Savadove leaves me in wonder because his production was the opposite of traditional. It was more as if Williams morphed into Karel Capek or Elmer Rice or took his cues from a Charlie Chaplin movie. Then again, one has to account for the closing scenes of the play, which would be risible if done too literally. Savadove may have taken his cue from that and figured if he’d have to change course in the last eighth of the play, he might as well start with expressionism and take it from there.
Savadove takes Ben’s small world and makes it big and non-stop. His ideas run from the hilarious, using toy wind-up dogs like you see sold on Boardwalks and at carnivals, as the 15 freed foxes — Inspired! — to symbolically overt, as when he has the Consolidated work force enter the stage in a choreographed lockstep, making exaggerated arm and body motions as they head to chairs that are far too tiny for adults.
These are folks enlisted to do mindless work and do it snappily under the watchful eye of the unforgiving supervisor, Mr. Gum who checks constantly for speed, efficiency, and productivity. He notices any empty chair and times the seconds before the vacated desk is once more occupied. The synchronized, ritualistic motion the cast uses to enter their work area is replaced by an equally mechanical routine that signifies typing, returning a carriage, rolling paper around the platen, and tearing it free again. The exercise shows the busy but dull drudgery of the work the typists do, Ben Murphy included. Overarticulated movement is also used when a typist goes to a file cabinet or mimes placing a finished document on a pile. Once Savadove has worked his actors like automatons, and Mr. Gum has showed his overbearingly disciplinary style of management, it is clear why anyone with anyone with gumption, such as Ben, would want to flee. Savadove presents an image of a day totally regimented, totally monitored, totally demeaning (to Gum and the workers), and totally suffocating.
Ben’s plea for air, and his discovery of the roof, amount almost to survival. The constant pressure and constant routine demand relief of some sort. Ben is like a guppy who comes to the surface for air before plunging into the water for its next swim.
Savadove makes that critical need for breaks from unfulfilling labor quite plain via the unrelenting physical rituals his cast carries out so explicitly. It would be instructive now to see a standard, unstylized version of “Stairs to the Roof” to see if the stifling feeling would be conveyed as clearly as it is via EgoPo’s extreme theatrics, in which Savadove is served well by a strictly orchestrated, completely into-it group of students from New Jersey’s Rowan University, where Savadove is the head of the acting and directing programs.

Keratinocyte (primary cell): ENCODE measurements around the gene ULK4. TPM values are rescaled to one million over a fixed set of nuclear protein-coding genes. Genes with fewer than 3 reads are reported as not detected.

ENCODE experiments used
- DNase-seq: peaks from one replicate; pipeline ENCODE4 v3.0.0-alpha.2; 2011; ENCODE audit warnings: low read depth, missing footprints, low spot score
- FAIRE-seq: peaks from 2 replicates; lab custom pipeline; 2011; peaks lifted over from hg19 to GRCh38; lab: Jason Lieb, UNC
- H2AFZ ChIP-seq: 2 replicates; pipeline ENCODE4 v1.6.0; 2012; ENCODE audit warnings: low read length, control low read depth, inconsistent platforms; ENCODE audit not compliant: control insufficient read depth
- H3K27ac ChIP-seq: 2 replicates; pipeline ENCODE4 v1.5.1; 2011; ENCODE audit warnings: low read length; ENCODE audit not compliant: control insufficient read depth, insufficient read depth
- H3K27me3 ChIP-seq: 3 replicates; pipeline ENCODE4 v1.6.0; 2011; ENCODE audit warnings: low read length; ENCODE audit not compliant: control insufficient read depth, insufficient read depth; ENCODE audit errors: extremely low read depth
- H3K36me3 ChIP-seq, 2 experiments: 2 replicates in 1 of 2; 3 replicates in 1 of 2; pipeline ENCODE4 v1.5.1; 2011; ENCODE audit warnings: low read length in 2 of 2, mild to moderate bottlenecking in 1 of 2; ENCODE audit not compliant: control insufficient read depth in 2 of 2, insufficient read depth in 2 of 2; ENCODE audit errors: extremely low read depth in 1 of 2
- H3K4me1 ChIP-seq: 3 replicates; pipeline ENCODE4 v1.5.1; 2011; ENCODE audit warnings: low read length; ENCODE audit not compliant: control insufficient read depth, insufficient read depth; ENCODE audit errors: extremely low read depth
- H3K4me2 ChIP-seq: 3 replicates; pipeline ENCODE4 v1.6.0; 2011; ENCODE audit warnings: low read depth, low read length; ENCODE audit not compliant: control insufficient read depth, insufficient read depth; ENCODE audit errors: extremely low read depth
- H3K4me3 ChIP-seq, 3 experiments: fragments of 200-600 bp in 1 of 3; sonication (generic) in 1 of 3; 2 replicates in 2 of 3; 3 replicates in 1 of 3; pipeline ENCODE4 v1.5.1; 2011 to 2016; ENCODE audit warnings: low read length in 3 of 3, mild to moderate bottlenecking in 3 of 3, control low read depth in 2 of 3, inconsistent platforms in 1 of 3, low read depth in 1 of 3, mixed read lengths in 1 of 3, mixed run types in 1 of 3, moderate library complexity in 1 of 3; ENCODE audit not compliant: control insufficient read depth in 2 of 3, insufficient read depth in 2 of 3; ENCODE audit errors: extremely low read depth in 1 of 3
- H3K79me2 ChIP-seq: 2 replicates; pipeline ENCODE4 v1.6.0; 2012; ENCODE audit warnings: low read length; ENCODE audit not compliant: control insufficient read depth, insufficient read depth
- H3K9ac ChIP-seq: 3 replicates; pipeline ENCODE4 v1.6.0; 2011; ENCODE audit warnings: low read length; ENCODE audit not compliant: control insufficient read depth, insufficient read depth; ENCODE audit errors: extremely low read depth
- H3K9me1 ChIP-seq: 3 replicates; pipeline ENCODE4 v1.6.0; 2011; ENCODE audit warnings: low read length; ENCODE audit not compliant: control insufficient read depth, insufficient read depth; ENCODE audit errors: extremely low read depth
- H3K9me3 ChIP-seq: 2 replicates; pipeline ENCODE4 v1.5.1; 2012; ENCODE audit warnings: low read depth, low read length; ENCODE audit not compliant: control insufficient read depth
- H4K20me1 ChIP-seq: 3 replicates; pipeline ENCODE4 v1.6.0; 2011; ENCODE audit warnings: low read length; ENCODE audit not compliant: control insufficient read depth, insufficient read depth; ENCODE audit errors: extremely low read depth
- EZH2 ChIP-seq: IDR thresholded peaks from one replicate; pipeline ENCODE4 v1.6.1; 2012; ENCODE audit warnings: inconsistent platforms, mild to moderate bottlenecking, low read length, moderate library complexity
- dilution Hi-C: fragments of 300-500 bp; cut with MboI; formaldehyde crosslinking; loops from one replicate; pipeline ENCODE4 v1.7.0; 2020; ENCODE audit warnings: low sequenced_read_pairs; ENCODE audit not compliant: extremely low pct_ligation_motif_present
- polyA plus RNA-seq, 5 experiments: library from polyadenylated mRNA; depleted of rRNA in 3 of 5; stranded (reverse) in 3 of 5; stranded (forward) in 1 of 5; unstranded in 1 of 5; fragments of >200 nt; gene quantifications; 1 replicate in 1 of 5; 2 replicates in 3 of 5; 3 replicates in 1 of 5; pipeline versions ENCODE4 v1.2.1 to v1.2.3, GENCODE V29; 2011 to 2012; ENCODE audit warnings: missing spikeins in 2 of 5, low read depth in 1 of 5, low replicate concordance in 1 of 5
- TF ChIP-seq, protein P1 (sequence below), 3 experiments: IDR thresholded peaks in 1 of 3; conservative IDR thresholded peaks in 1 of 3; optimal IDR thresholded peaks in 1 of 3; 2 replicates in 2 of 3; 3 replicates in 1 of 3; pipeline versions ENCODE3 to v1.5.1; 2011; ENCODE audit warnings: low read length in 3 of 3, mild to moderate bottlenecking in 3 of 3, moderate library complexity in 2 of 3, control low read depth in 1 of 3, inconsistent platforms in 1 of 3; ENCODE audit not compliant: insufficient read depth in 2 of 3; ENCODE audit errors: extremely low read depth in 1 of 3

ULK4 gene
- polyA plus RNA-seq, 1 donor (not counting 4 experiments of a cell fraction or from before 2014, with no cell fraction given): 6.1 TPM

The synchronized entrance is not the only visual image Savadove uses to effect. Dan Soule’s set is composed of drawn cardboard pieces to represent the city. Like the chairs the typists occupy, they’re miniature in scale. When the employees are in the Consolidated Building, the cut-out of it sits stage right. It remains there with flats of a cityscape attached at right angles to its flanks when the larger town of St. Louis needs to be represented.
Everything is way out of scale. The workers sink into their tiny chairs. Ben and Girl dwarf the Consolidated Building when they’re standing next to it. I can intellectualize and say they feel so small while they’re doing their jobs and so big, as individuals, when they leave work and are on their own, that the various set pieces are in proportion to the characters’ egos at a given time, but that would be overreaching. Let’s say the juxtaposition of the actors next to props and set pieces is amusing.
Savadove makes his city away from Consolidated a fantasy of sorts. A big ferris dominates the upstage skyline of the set, and we are plunged into a carnival of sorts. We even see shows, including the aforementioned “Beauty and the Beast”
Ben and Girl are both breaking barriers when Ben convinces his new friend to skip a day of work and frolic with him in the city. Reality comes to bear by regular conversations Ben has with his wife. Contrast between both of Ben’s attachments, with Girl, and with his wife, is provided by a sado-masochistic affair between Ben’s friend, Jim, and his lonely girlfriend, Helen, who will accept her lot to have the attention of another person.
A lot goes on, but it all seems exaggerated. Savadove’s creativity is impressive, and at times so imaginative, you need to congratulate it even when you think it’s overworked, but Williams’s play gets lost in two separate, divergent shuffles.
The real-life sequences, in which we’re asked to consider Ben’s wife and family register only as comedy because Savadove’s expressionistic style can only cast Alma, the wife, as a conventional harridan, another length of link in Ben’s chain. The character doesn’t get the advantage of being sympathetic or to serve as a reminder that Ben is not as special or as independent as he imagines and does have commitments and responsibilities he should think about now that he has contracted for them. Yes, you’d still root for Ben, but Alma deserves more due than she receives from EgoPo.